"Not a major surprise" if Unilever were to choose Rotterdam

"Not a major surprise" if Unilever were to choose Rotterdam

"Not a major surprise" if Unilever were to choose Rotterdam

The Financial Times believes Rotterdam is in pole position to become the British-Dutch Unilever’s new main office, rather than London. The business paper claims the information comes from political insiders.


Double flag

Unilever, which owns global brands like Axe, Dove, Ola, Knorr and Lipton to name but a few, currently has two main offices: one in London and one in Rotterdam. The double setup is a remnant from the merger between Dutch Margarine Unie and British Lever Brothers in 1930. It not only has two main offices, but also two legal entities and two stock exchange listings (in London and Amsterdam).


When American Kraft Heinz tabled an unsollicited bid for Unilever, CEO Paul Polman promised to investigate the intricate (and expensive) organizational structure. According to Polman, the double approach also hampers Unilever’s prowess when it wants to acquire other companies. The Financial Times now writes that Unilever would want to keep its main office in Rotterdam, citing a British civil servant involved in the matter. He allegedly said “it would not be a major surprise” if Unilever would prefer the Netherlands to the United Kingdom.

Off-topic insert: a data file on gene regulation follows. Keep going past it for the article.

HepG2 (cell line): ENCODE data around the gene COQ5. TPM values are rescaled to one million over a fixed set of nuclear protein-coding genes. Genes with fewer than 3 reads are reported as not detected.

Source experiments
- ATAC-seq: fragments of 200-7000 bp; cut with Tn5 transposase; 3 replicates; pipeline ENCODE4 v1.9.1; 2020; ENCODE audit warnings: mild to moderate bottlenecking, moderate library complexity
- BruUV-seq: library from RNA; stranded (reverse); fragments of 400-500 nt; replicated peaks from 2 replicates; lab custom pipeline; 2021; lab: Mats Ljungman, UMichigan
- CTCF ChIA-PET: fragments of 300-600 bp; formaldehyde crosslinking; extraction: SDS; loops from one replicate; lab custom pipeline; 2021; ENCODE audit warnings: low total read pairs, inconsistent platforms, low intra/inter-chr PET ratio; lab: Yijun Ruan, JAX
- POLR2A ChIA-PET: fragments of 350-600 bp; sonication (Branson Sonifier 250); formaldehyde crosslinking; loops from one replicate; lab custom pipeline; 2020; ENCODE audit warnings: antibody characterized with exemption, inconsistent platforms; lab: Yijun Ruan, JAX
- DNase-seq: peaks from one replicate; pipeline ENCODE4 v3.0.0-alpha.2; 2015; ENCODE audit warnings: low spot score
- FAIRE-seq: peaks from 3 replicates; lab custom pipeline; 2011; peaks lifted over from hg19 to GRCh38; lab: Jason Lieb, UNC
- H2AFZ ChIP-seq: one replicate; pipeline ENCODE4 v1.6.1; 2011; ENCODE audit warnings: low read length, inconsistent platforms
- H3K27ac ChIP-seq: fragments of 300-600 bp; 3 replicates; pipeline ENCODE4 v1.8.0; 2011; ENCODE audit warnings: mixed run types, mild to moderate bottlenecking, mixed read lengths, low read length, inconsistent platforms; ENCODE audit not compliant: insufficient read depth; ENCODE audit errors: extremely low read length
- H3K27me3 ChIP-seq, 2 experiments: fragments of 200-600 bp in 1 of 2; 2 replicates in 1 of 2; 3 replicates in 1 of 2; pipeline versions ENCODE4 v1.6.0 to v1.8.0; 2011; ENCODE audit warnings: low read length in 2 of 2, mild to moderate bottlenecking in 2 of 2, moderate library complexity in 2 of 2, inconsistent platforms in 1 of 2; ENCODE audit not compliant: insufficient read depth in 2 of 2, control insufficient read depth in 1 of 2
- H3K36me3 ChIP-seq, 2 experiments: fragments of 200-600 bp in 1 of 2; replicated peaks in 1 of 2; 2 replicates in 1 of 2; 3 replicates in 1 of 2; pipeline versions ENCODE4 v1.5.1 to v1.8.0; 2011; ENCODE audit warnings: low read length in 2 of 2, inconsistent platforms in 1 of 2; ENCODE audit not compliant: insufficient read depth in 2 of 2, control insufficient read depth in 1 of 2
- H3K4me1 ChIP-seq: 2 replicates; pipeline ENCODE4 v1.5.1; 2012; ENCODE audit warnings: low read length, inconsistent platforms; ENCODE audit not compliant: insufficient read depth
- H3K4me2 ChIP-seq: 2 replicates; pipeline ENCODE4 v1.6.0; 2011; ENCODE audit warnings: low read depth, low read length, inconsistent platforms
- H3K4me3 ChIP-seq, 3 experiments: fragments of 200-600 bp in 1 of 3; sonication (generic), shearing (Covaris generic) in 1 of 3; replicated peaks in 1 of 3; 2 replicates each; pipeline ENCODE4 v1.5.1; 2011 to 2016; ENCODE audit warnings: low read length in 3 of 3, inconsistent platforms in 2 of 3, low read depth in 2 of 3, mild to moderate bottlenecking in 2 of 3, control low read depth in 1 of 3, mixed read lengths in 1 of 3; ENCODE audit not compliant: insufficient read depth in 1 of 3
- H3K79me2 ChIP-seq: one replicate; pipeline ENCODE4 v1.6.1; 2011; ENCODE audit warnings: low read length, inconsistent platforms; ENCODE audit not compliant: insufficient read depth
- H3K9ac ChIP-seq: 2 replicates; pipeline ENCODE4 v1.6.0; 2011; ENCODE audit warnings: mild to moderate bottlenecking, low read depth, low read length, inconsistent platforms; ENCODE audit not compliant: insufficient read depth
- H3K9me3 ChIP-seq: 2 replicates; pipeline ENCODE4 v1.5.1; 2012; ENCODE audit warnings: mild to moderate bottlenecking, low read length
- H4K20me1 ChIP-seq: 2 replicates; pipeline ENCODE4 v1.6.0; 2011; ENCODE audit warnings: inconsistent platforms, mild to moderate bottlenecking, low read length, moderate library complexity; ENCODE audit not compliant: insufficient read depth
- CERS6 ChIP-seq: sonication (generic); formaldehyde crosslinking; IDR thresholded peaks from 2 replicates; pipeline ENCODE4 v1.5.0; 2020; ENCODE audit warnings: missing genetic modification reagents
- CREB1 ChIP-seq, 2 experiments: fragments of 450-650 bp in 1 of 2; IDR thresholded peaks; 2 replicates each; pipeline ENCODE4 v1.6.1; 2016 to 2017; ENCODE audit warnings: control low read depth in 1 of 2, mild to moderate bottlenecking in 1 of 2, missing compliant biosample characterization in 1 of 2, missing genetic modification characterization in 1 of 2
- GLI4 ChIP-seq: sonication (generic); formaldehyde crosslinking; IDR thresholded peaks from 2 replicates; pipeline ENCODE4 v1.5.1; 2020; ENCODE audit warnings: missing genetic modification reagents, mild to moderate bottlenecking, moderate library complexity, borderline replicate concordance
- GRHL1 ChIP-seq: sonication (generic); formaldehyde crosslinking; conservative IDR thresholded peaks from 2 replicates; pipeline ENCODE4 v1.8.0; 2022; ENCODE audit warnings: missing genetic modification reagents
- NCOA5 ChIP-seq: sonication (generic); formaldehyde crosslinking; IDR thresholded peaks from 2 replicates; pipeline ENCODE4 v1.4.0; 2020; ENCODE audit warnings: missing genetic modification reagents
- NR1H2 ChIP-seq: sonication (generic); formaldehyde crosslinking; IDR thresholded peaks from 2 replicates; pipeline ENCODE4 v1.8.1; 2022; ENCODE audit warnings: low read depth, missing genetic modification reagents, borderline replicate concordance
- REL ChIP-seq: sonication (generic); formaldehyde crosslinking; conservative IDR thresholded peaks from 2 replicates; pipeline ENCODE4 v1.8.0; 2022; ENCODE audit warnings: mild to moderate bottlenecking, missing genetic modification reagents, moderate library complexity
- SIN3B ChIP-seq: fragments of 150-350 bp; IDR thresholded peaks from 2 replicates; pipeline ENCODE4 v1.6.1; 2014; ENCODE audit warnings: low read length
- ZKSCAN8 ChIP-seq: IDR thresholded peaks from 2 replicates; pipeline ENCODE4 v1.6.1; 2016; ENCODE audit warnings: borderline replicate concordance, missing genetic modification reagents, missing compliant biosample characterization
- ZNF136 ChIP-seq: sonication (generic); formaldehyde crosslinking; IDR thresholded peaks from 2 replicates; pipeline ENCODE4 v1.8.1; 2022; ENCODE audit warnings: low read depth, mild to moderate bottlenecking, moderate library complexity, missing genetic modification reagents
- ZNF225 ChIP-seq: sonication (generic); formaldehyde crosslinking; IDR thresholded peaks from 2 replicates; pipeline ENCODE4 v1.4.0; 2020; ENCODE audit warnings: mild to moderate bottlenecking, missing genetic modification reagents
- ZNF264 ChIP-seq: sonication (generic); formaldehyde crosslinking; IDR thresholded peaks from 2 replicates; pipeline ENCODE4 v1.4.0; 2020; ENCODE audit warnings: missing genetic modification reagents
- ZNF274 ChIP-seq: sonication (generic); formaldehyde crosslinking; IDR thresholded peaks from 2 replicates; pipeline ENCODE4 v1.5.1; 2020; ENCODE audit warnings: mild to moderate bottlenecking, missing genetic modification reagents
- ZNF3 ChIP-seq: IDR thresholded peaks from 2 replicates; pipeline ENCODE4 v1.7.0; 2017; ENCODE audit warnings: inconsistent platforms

Political tug-of-war

If Unilever were to discard London, that would be a slap to the face of British Prime Minister Theresa May. Because of the Brexit, she lowered corporate taxes to keep as many multinationals in London as possible. Unilever’s London main office employs 1,300 people and the company has 7,500 employees across the United Kingdom.


Dutch Prime Minister, Mark Rutte, is a former Unilever employee and he is also throwing everything he has to win this battle. His government cut the dividend tax and Rutte and his team have made it relatively clear that they did that to convince Unilever to pick Rotterdam (and to keep 3,000 people employed).


The company itself had very little to say about the news. “This is apparently what they think in England”, a spokesperson told business paper FD. “The decision will be taken prior to the end of the first quarter, before the end of March.”

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